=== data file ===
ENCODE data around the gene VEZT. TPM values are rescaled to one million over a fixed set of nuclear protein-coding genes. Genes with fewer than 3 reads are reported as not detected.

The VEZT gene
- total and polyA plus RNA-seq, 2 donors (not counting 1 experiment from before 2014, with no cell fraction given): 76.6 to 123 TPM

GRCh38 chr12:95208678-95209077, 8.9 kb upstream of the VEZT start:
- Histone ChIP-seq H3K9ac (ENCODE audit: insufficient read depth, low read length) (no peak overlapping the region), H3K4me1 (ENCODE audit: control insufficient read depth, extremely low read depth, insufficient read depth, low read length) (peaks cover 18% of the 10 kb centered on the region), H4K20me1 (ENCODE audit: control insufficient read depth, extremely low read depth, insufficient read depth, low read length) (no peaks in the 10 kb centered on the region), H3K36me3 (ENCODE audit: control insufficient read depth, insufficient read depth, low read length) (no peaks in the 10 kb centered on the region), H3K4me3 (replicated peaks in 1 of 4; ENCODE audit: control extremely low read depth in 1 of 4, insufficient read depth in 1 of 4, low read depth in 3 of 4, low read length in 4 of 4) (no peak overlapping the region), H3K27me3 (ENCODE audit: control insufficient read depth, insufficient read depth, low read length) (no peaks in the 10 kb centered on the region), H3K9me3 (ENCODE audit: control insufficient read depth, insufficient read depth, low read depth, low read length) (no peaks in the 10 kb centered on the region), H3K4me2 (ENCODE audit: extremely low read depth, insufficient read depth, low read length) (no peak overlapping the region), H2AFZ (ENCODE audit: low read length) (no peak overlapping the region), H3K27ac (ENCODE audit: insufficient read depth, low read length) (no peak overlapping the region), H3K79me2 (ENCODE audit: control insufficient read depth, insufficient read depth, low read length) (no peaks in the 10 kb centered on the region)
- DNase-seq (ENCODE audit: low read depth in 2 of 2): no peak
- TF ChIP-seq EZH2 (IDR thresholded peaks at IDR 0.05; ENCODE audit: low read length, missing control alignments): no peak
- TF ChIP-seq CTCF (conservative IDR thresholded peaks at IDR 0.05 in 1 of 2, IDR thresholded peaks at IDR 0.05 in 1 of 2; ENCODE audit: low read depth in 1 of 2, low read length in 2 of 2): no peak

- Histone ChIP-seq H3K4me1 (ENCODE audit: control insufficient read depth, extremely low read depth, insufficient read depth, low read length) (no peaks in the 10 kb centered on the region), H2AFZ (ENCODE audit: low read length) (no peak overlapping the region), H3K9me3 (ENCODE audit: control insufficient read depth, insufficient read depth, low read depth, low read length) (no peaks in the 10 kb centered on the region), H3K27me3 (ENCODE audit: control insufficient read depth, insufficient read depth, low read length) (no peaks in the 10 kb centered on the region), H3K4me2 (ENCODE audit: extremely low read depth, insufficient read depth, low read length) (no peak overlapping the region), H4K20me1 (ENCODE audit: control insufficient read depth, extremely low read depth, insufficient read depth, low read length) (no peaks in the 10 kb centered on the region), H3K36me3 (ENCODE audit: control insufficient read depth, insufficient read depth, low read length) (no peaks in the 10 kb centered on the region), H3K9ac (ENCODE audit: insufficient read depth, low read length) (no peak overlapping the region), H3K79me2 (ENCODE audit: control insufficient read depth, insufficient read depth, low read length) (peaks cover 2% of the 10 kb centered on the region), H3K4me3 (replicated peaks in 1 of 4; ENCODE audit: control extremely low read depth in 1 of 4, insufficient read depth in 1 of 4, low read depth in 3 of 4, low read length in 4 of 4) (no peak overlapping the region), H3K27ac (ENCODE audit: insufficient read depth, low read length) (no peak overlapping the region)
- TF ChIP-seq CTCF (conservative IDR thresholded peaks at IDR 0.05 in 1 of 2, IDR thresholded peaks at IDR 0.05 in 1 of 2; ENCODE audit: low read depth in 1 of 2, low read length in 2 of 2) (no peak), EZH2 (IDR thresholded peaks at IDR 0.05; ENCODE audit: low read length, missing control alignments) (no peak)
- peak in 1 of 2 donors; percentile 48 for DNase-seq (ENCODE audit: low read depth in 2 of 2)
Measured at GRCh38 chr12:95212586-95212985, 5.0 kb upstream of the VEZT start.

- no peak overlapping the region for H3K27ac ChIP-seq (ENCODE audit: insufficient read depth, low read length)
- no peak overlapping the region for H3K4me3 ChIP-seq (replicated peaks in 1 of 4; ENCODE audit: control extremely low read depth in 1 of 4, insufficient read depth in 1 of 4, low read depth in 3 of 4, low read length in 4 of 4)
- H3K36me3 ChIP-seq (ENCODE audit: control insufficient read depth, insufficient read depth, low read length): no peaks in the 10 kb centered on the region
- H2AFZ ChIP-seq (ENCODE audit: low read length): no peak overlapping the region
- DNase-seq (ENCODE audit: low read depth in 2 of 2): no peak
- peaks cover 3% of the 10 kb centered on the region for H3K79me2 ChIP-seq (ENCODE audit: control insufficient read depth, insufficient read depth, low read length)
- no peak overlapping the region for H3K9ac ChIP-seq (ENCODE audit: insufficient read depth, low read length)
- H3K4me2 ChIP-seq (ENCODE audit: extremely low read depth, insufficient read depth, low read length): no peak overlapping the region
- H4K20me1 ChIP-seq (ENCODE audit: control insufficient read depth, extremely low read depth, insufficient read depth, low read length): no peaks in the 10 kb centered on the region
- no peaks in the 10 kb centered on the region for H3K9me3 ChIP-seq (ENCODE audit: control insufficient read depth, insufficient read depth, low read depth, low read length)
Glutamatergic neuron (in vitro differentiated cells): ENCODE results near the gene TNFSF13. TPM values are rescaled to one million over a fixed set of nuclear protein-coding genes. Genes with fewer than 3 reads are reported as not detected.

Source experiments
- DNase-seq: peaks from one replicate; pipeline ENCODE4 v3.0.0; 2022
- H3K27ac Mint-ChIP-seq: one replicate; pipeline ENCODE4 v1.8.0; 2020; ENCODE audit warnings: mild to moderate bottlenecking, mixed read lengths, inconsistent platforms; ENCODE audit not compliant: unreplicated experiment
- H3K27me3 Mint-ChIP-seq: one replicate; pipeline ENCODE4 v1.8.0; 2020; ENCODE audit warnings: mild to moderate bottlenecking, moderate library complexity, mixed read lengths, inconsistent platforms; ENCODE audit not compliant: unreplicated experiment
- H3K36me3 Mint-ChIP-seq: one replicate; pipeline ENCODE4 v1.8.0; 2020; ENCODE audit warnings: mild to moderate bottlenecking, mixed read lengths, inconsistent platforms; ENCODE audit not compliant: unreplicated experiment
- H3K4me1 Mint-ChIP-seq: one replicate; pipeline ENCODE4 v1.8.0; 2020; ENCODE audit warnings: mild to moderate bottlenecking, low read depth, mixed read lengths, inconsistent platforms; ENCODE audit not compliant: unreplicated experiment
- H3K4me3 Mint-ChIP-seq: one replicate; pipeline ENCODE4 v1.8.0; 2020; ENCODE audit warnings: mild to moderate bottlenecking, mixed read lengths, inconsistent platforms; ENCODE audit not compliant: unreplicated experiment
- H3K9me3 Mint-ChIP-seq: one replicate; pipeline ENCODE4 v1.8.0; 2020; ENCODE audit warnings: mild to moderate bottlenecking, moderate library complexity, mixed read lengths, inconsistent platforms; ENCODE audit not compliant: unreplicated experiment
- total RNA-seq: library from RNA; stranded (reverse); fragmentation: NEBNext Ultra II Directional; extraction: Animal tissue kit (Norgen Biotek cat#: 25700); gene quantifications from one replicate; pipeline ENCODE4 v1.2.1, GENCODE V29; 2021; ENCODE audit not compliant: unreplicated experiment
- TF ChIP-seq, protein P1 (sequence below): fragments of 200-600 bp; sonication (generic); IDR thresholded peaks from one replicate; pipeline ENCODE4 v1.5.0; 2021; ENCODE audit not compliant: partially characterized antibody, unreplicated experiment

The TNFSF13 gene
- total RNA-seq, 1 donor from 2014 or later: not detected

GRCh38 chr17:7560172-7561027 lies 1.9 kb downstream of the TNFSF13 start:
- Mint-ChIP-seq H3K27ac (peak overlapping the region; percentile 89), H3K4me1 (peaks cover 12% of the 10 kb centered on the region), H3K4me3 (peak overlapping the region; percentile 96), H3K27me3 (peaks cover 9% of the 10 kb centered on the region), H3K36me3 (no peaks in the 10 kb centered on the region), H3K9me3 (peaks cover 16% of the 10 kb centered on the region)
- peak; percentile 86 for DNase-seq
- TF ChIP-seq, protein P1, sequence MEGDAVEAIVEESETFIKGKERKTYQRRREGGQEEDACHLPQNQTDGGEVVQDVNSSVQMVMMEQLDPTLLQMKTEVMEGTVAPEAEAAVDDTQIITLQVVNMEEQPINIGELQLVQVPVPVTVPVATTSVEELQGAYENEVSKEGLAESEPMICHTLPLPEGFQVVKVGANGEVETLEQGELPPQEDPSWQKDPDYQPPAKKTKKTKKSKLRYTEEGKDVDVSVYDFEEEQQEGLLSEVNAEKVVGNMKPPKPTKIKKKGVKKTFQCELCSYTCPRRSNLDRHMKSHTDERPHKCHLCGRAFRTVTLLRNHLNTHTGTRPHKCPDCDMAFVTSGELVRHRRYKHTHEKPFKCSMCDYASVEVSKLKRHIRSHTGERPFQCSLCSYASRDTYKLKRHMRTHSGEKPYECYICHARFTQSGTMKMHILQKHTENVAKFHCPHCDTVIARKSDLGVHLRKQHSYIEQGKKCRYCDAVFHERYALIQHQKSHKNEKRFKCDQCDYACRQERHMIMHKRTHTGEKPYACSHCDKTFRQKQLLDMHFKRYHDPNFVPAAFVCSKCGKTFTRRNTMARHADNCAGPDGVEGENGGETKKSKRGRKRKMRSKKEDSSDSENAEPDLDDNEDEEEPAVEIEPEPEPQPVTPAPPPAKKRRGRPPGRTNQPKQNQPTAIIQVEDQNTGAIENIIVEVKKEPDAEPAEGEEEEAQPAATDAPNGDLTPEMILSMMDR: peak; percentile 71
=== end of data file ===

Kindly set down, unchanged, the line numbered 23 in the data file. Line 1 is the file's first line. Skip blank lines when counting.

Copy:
Glutamatergic neuron (in vitro differentiated cells): ENCODE results near the gene TNFSF13. TPM values are rescaled to one million over a fixed set of nuclear protein-coding genes. Genes with fewer than 3 reads are reported as not detected.